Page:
October 14, 2012


The Greatest Fake-Art Scam in History? : One of his forgeries hung in a show at the Met. Steve Martin bought another of his fake paintings. Still others have sold at auction for multi-million-dollar prices. So how did a self-described German hippie pull off one of the biggest, most lucrative cons in art-world history? And how did he get nailed? (Joshua Hammer, October 2012, Vanity Fair)

Helene Beltracchi tells me that she discovered the truth about Wolfgang's secret career "the first or second day" of their relationship. They were at his home in Viersen, and she noticed the paintings of a number of famous 20th-century artists hanging on the walls. "I asked him, 'Are these all actually real?' . . . . And he said, 'They're all mine . . . I made them.' I said, 'So you're an art counterfeiter?' And he said, 'Exactly. That's my work. That's my métier.'"

Shortly after the revelation, Wolfgang asked Helene to become his accomplice. It was 1992, and after three years of art-market stagnation, prices were rising again, fueled by an influx of money from Japan. Wolfgang had decided to sell some fakes, and--having fallen out "over business matters" with his former partner Schulte-Kellinghaus--he needed a new go-between. "My husband said to me, 'Do you want to do something?'" Helene recalls. "I thought, Wow. Let me think about it. I knew what it was, that it was illegal." But she said yes. Soon afterward, she notified Lempertz, a high-end auction house in Cologne, that she had a painting for sale by the early-20th-century French Cubist Georges Valmier. "It was hanging on the wall [in Viersen], and they sent their expert," Helene remembers. "She looked for a few minutes, said it was wonderful, and then asked 'How much do you want for it?'" They settled on 20,000 deutsch marks. It was a modest amount, but as the art market heated up, the Beltracchis watched the pseudo-Valmier's value soar; a few years later it sold at auction in New York for $1 million.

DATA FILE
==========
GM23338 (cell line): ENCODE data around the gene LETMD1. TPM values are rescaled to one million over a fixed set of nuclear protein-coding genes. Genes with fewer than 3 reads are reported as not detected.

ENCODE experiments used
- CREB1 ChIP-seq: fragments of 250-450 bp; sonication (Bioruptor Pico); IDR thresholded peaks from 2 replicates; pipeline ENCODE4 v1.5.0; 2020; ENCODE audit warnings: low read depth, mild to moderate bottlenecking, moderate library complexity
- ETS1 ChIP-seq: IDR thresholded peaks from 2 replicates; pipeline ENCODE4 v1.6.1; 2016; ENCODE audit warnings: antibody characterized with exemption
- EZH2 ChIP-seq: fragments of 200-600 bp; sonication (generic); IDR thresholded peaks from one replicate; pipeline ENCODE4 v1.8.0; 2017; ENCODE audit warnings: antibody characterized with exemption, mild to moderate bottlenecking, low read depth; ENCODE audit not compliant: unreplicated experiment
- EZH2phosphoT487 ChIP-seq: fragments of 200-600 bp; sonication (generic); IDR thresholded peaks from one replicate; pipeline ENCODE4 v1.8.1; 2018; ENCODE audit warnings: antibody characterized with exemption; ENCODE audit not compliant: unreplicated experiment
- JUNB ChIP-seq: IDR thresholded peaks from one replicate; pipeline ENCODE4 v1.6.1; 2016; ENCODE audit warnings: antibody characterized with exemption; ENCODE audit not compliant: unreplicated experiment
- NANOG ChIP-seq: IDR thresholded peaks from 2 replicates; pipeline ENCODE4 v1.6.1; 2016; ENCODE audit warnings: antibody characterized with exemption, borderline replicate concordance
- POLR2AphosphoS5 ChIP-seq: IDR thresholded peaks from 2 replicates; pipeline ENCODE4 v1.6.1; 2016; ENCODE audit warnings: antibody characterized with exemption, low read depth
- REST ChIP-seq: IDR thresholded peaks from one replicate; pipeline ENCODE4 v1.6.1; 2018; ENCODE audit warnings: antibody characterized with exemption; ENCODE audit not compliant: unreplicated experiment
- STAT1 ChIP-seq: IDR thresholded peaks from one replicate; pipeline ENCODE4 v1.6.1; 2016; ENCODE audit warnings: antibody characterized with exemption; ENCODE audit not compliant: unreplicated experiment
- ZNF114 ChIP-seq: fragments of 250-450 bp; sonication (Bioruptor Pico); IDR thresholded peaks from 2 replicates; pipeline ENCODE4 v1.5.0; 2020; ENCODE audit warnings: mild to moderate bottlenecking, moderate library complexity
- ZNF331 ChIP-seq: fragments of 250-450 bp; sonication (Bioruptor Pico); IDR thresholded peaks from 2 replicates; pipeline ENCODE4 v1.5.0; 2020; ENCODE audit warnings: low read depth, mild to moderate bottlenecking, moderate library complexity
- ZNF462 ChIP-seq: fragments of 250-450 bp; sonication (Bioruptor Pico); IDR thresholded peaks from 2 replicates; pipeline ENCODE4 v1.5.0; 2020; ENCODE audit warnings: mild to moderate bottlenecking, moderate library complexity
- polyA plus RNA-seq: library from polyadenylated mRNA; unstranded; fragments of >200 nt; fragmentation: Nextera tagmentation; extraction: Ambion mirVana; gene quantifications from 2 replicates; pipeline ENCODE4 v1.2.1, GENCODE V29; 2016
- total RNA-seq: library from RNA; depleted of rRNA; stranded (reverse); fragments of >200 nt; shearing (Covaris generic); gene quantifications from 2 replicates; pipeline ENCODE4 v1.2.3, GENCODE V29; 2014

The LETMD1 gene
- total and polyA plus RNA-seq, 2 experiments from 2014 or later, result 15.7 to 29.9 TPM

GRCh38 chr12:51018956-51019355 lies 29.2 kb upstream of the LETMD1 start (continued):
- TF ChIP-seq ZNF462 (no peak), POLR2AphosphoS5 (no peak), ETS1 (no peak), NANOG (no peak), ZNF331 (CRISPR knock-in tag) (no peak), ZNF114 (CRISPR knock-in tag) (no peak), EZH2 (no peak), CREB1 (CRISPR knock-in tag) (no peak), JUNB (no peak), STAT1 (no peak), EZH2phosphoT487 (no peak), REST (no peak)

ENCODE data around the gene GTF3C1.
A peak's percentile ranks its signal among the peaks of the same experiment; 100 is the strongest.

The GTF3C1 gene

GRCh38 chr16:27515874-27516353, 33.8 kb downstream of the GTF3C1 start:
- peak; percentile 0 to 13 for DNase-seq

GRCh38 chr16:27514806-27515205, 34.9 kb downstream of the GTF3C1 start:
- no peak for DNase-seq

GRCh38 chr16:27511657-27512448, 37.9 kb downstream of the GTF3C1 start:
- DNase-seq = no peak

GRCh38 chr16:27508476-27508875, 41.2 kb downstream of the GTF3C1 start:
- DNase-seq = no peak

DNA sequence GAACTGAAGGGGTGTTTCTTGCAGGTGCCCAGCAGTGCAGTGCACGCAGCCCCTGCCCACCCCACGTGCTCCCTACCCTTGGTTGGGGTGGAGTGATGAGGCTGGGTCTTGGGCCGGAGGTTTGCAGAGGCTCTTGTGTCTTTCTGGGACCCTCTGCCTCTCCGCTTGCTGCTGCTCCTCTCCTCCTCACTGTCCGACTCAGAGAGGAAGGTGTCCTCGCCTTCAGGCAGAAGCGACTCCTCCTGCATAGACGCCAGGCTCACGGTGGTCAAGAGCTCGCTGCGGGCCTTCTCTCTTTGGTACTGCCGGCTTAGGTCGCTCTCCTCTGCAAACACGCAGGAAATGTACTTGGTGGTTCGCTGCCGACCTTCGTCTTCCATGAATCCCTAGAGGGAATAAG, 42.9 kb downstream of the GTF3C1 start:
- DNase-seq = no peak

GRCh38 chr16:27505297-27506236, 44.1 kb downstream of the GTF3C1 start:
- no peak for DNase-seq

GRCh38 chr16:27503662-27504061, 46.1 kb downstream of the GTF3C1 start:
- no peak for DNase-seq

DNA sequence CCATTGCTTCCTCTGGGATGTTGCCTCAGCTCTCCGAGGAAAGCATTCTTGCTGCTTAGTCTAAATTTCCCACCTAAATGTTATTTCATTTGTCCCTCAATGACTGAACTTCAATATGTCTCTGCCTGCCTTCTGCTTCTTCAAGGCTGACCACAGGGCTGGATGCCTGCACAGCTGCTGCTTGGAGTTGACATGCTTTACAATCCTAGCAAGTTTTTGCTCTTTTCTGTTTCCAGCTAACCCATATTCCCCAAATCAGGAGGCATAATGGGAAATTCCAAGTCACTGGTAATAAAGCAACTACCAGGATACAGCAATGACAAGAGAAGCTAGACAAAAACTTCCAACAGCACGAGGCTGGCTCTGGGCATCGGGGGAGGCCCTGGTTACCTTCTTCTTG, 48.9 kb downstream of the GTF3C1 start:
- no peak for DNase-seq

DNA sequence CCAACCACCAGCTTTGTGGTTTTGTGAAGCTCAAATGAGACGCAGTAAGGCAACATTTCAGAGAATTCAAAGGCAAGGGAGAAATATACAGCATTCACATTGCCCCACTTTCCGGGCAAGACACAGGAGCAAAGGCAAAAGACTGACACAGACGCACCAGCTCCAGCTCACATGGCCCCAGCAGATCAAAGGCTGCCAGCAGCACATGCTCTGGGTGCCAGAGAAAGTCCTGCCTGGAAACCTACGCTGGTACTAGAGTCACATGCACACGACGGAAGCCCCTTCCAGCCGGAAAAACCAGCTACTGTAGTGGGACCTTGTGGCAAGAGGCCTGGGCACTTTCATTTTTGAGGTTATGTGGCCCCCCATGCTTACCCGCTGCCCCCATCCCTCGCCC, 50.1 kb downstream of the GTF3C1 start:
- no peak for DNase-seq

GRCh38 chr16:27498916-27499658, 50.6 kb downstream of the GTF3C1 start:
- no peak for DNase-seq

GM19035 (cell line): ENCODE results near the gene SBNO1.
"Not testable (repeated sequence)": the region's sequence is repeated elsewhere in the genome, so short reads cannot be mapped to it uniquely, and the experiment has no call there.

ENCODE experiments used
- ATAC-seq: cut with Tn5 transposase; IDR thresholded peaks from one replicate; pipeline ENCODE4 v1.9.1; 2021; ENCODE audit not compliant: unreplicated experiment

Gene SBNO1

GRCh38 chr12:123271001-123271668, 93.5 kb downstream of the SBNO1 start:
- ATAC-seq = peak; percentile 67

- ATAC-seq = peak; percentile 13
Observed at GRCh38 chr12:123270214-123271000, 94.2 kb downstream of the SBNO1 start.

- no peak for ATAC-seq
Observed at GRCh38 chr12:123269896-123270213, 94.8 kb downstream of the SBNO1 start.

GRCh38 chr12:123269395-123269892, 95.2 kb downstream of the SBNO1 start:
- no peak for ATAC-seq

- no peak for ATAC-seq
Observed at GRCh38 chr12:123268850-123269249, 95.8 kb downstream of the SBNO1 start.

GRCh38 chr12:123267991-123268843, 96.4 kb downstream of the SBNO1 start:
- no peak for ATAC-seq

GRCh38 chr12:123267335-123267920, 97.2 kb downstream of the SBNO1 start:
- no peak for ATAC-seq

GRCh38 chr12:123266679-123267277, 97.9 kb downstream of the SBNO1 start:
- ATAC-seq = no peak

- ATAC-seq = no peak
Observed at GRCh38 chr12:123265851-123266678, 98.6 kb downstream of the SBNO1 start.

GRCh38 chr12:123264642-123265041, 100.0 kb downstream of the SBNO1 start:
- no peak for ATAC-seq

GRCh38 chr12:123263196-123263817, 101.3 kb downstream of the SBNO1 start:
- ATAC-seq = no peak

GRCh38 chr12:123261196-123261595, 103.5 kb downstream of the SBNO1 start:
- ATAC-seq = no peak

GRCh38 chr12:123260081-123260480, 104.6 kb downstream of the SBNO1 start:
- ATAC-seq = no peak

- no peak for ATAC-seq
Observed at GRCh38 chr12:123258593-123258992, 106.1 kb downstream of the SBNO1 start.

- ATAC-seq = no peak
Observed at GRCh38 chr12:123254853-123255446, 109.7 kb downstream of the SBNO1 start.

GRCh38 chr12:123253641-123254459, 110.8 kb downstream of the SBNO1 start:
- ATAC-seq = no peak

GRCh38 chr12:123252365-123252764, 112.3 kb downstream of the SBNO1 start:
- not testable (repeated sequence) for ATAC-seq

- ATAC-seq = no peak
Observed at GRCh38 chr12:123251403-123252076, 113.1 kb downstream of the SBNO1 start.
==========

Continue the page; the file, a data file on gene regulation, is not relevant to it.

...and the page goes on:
Helene found her foray to the dark side exciting, and craved more. "The first time, it was like being in a movie," she says. "It was like it had nothing to do with me. It was another person--an art dealer, whom I was playing." She couldn't believe how easy it had been to dupe the auction house. "Normally, a person would think that these experts would study the painting and look for proof of its provenance. [The authenticator] asked two or three questions. She was gone in 10 minutes." (An attorney for Lempertz disputes Helene's version of events, but confirms that the auction house did indeed sell the painting.

Three years later, Helene introduced the art world to the "collection" she claimed to have inherited from her recently deceased industrialist grandfather, Werner Jägers, who had been born in Belgium but made his fortune in Cologne. Jägers was indeed Helene's maternal grandfather; he had abandoned her grandmother after World War II, Helene says, and she had only a single brief encounter with him, shortly before his death in 1992 at age 80. The story she told gallery owners and collectors was that one of Jägers's friends in the 1920s and 30s had been a well-known Jewish art dealer and collector named Alfred Flechtheim. In 1933, months after Adolf Hitler came to power, Flechtheim fled into exile in Paris, and the Nazis seized his galleries in Düsseldorf and Berlin. But just before this, according to Helene, Flechtheim sold many works at bargain-basement prices to Jägers, who hid them in his country home in the Eifel mountains, near Cologne, safe from Nazi plundering.